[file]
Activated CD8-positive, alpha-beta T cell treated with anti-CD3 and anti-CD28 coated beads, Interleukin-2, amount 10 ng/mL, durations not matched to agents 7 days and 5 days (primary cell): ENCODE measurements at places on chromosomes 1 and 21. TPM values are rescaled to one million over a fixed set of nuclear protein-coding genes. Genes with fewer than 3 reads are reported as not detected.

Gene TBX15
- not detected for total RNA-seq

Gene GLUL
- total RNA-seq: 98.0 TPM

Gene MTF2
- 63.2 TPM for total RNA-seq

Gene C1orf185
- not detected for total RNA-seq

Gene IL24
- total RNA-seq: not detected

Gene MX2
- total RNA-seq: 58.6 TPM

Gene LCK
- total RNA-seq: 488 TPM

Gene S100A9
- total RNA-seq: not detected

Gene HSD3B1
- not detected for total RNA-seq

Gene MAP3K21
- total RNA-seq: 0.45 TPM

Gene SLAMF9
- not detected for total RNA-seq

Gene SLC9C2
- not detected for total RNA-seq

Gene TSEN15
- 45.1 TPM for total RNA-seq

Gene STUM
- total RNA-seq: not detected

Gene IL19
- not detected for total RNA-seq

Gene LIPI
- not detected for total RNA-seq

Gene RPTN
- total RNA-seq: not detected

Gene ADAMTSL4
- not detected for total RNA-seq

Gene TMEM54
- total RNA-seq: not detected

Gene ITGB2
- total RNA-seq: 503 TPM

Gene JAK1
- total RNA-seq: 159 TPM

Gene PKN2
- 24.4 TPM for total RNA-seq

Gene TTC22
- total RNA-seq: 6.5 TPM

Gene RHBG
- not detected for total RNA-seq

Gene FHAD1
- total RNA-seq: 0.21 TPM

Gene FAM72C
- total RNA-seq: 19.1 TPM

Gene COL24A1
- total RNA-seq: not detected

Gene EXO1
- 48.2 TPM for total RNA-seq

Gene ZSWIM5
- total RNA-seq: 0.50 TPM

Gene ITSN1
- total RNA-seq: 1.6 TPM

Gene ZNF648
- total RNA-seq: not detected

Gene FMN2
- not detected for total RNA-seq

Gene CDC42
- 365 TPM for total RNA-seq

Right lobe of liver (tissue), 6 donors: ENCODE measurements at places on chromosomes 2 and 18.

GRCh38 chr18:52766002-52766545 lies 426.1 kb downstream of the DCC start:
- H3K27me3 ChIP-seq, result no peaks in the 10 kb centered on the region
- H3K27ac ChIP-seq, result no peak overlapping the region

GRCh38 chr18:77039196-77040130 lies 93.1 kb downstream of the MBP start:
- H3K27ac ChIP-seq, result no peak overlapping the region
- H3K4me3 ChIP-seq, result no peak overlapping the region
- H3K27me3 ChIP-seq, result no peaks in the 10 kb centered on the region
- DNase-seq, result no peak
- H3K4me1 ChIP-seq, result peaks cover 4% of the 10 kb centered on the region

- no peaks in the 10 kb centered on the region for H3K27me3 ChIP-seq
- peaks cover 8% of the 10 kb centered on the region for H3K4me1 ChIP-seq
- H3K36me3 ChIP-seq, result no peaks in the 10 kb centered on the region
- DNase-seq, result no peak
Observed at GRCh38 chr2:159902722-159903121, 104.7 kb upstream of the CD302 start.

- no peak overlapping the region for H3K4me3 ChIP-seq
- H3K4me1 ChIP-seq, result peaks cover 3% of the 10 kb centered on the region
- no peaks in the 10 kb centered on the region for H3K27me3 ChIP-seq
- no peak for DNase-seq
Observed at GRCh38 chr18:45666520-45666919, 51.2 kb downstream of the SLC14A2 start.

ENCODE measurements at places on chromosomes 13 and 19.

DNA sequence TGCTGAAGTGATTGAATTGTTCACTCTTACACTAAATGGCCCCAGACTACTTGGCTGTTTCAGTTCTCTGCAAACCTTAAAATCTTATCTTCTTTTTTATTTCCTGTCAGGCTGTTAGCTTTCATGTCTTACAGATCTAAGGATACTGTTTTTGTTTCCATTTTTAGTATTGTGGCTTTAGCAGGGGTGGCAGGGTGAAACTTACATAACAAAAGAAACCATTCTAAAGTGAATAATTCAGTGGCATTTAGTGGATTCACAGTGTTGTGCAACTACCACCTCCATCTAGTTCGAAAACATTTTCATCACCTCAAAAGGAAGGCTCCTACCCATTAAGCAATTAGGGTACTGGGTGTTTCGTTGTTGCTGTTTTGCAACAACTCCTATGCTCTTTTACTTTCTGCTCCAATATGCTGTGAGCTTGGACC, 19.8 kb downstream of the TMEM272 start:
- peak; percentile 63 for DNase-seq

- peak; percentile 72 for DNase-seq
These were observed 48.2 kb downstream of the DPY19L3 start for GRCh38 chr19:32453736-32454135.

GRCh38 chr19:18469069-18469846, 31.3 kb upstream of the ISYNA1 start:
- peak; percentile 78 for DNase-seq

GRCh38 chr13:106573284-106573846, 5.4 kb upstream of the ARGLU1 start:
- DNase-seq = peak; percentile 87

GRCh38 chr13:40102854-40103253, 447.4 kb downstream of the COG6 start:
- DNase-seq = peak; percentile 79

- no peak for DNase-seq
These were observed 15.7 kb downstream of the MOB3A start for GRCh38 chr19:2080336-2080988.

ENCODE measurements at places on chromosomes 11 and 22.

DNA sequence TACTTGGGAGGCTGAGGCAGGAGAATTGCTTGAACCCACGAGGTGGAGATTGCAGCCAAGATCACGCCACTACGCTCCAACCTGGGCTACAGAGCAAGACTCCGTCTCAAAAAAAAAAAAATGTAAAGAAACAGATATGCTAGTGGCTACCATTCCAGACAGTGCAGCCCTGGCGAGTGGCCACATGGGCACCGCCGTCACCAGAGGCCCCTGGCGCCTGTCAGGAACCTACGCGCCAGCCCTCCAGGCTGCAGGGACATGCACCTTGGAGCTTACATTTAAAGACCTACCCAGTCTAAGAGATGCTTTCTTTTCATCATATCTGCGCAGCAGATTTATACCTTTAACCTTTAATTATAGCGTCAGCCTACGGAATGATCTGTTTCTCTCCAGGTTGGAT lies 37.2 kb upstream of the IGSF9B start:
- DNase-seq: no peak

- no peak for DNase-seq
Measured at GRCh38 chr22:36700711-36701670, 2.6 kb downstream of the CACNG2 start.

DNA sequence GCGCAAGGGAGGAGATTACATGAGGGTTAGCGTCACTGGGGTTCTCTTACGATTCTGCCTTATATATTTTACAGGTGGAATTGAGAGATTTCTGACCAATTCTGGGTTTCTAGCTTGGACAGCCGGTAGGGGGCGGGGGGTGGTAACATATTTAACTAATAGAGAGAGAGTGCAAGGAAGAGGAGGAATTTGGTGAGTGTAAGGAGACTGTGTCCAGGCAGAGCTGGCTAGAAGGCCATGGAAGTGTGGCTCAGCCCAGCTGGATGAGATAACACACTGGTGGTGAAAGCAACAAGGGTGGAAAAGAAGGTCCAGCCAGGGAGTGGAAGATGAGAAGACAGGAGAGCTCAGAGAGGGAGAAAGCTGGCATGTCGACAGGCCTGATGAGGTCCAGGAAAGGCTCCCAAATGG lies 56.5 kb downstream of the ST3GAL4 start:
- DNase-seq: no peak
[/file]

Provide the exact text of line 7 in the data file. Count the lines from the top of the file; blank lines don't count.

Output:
- 63.2 TPM for total RNA-seq